Jepson Flora Project: Jepson Interchange    

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Jepson Interchange (more information)
©Copyright 1993 by the Regents of the University of California

  • Up-to-date information about California vascular plants is available from the Jepson eFlora.



Annual, perennial herb, shrubs, generally bristly or sharply hairy
Stem prostrate to erect
Leaves cauline, often with basal rosette, generally simple, alternate; lower sometimes opposite, entire
Inflorescence: cyme, generally elongate, panicle-, raceme- or spike-like, coiled in flower, generally uncoiled in fruit or flowers 1–2 per axil
Flowers generally bisexual, generally radial; sepals 5, free or fused in lower half; corolla 5-lobed, generally salverform, top of tube generally appendaged, appendages 5, alternating with stamens, sometimes arching over tube; stamens 5, epipetalous; ovary superior, generally 4-lobed, style generally entire
Fruit: nutlets 1–4, smooth to variously roughened, sometimes prickly or bristled
Genera in family: ± 100 genera, ± 2000 species: tropical, temp, especially w North America, Medit; some cultivated (Borago, Echium, Myosotis, Symphytum ). Almost all genera may be TOXIC from alkaloids or accumulated nitrates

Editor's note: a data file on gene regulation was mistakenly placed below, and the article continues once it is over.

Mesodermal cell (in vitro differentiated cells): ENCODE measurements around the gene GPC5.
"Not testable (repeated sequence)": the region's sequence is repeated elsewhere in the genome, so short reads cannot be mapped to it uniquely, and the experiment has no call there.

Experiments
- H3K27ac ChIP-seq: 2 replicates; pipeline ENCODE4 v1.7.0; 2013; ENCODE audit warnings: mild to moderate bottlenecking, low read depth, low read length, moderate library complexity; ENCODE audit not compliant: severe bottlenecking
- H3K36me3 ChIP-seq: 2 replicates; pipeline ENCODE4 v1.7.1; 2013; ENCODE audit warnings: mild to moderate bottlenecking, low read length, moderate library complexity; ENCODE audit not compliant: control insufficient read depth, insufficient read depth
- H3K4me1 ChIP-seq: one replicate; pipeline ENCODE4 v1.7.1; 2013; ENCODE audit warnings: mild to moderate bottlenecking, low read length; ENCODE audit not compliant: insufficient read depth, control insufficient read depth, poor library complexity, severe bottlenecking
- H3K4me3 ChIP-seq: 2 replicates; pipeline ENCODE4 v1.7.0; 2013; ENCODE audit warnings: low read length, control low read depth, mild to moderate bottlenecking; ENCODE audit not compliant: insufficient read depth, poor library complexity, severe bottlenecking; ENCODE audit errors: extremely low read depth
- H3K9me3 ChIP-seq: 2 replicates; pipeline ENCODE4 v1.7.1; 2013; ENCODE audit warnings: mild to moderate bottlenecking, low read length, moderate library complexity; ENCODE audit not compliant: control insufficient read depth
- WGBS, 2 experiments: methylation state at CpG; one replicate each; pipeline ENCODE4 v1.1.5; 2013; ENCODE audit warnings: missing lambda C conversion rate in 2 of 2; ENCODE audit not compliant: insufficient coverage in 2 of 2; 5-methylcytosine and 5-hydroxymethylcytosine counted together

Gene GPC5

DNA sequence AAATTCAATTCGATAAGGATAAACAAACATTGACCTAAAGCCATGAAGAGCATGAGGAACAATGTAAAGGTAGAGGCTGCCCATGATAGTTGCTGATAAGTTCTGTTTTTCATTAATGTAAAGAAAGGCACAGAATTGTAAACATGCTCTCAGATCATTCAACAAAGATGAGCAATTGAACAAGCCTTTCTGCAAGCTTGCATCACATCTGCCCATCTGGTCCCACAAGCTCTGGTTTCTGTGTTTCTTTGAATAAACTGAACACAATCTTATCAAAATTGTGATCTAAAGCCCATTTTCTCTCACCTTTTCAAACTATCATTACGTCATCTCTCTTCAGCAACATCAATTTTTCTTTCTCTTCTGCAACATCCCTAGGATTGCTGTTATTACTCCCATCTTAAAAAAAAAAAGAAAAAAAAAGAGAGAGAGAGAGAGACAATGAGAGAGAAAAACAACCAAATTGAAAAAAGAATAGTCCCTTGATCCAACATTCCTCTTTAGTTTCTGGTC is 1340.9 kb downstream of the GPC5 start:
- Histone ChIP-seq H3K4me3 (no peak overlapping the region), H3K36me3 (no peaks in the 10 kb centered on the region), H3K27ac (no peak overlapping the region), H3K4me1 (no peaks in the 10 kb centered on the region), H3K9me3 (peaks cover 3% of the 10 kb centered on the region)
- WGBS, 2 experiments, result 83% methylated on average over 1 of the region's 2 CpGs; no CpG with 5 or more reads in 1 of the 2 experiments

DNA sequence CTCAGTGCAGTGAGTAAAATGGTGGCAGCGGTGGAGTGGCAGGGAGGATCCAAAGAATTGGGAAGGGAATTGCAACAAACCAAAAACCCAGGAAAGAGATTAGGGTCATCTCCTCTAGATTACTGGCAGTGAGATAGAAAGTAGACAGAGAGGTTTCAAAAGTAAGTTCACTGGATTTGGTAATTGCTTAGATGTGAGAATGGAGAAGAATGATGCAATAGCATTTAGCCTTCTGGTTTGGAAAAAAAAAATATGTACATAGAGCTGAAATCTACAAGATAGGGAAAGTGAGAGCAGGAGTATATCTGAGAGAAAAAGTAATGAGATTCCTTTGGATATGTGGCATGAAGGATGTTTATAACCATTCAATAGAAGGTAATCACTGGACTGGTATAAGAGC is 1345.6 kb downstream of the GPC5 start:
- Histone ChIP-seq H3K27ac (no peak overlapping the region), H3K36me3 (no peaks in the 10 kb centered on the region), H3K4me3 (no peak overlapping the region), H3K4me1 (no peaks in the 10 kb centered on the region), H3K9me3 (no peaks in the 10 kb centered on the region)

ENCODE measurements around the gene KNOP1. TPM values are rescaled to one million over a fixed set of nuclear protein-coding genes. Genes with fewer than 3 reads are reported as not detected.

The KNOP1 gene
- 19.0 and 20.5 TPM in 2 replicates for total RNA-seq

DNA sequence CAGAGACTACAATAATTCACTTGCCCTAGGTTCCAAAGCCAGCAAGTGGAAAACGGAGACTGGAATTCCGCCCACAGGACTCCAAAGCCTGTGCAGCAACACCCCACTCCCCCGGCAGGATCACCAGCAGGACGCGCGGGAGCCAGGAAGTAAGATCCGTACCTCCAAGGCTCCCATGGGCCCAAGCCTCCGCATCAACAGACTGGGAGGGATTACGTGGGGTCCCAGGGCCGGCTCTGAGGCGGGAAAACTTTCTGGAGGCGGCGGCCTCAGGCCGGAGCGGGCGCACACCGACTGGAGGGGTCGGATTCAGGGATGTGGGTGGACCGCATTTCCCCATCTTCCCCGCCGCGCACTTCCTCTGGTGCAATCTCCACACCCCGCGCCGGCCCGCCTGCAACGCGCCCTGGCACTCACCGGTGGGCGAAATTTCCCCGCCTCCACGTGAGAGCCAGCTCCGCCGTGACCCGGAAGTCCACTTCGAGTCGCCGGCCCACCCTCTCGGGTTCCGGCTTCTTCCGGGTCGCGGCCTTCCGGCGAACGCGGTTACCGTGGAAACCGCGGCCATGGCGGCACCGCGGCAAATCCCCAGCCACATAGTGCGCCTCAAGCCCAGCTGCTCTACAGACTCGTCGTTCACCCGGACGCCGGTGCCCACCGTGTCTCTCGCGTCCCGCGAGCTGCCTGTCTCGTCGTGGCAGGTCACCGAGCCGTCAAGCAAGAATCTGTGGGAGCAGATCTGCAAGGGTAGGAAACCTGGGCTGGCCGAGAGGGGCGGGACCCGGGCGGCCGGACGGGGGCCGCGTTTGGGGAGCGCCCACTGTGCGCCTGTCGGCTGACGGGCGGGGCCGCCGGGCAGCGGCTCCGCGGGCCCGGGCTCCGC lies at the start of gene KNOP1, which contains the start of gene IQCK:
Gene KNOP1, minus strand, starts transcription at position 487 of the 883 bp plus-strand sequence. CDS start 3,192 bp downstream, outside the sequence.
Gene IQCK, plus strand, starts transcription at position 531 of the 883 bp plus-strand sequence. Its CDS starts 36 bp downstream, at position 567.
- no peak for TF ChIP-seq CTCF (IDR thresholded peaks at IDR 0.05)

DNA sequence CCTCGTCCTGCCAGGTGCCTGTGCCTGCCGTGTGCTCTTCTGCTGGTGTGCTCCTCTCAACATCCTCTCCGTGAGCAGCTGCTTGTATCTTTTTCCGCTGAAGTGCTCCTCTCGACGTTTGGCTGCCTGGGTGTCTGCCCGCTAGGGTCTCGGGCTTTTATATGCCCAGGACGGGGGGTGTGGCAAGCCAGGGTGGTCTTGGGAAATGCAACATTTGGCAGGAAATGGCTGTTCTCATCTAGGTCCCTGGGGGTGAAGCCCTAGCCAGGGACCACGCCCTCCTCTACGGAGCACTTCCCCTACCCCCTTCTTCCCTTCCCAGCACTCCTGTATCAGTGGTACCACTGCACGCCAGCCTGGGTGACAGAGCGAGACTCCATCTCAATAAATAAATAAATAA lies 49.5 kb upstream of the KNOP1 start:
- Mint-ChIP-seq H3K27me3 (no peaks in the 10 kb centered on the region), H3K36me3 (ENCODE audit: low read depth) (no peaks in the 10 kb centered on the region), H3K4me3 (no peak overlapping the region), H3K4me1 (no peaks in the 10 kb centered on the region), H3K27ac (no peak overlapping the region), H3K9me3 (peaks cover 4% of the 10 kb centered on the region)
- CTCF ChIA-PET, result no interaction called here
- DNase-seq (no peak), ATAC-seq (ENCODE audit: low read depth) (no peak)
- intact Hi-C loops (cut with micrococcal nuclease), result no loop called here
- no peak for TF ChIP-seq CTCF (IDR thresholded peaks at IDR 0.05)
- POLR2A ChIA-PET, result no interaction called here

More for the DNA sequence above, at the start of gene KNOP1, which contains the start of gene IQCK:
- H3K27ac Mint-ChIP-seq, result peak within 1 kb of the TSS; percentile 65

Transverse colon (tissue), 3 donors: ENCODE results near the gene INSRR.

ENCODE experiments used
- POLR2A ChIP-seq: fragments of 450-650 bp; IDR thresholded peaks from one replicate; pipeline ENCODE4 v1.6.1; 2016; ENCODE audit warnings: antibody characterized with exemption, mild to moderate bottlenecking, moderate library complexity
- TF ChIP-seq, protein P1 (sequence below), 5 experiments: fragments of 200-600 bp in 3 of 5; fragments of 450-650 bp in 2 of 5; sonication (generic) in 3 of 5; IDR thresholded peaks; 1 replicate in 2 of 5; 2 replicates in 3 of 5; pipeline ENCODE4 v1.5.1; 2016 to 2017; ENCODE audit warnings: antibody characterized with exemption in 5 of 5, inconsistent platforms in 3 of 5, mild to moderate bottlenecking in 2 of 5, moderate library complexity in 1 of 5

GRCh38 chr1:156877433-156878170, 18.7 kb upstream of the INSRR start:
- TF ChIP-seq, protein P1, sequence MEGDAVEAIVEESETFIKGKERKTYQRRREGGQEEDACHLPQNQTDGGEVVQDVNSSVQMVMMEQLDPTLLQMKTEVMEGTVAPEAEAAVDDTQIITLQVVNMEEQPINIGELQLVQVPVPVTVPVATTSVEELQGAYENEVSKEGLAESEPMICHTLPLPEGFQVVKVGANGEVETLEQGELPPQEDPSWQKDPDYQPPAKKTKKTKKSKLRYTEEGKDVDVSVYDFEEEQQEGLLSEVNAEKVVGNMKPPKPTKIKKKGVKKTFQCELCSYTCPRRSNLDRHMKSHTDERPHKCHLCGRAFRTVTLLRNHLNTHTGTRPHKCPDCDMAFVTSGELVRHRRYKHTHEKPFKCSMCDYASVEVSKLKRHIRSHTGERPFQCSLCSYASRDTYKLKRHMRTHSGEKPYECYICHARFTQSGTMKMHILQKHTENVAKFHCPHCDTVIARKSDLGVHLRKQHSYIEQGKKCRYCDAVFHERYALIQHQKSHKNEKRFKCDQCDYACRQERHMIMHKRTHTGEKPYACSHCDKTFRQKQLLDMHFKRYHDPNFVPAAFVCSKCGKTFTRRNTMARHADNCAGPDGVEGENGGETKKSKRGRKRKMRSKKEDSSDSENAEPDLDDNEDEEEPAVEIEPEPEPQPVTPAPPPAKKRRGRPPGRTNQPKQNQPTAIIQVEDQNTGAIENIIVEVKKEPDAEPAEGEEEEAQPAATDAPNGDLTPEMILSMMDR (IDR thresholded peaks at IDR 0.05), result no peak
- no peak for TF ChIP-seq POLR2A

Recent taxonomic note: Recently treated to include Hydrophyllaceae [Olmsted et al. 2000 Mol Phylog Evol 16:96–112]
Family description, key to genera by Timothy C. Messick.



Dieter H. Wilken and Ronald B. Kelley

Perennial; root thick, carrot-like
Stems ascending to erect
Leaves generally cauline; lower petioled; upper short-petioled to sessile; blade lanceolate to ovate
Inflorescence terminal or axillary, generally peduncled, coiled in flower
Flower: calyx deeply lobed, bristly; corolla bell-shaped to ± urn-shaped, throat appendages 5, ± = stamens, papillate, alternating with stamens; stamens inserted on upper tube; style exserted
Fruit: nutlets 1–4, ovoid; tip ± incurved, scar at base ± flat with thick, ring-like, minutely toothed rim
Species in genus: 35 species: Eurasia
Etymology: (Greek: growing together, from putative healing properties)
Reference: [Gadella 1984 Ann Missouri Bot Gard 71:1061–1067]
Orn, folk medicine, cultivated for forage.


S. asperum Lepech.

Stem 6–10 dm, branched, sparsely sharp-bristly
Leaf 5–15 cm, sparsely bristly
Flower: calyx 2–4 mm in flower, lobes generally linear-oblong in flower, triangular in fruit; corolla 10–15 mm, pink, turning deep blue or purple, throat appendages linear-lanceolate
Fruit: nutlets 3–4 mm, 2–2.5 mm wide, brown, fine-granular
Chromosomes: 2n=32
Ecology: Wet, open sites, ditches
Elevation: < 100 m.
Bioregional distribution: North Coast, n Outer North Coast Ranges, waif elsewhere (Sacramento Valley, Yolo Co.)
Distribution outside California: to British Columbia, ne US, Europe; native to sw Asia

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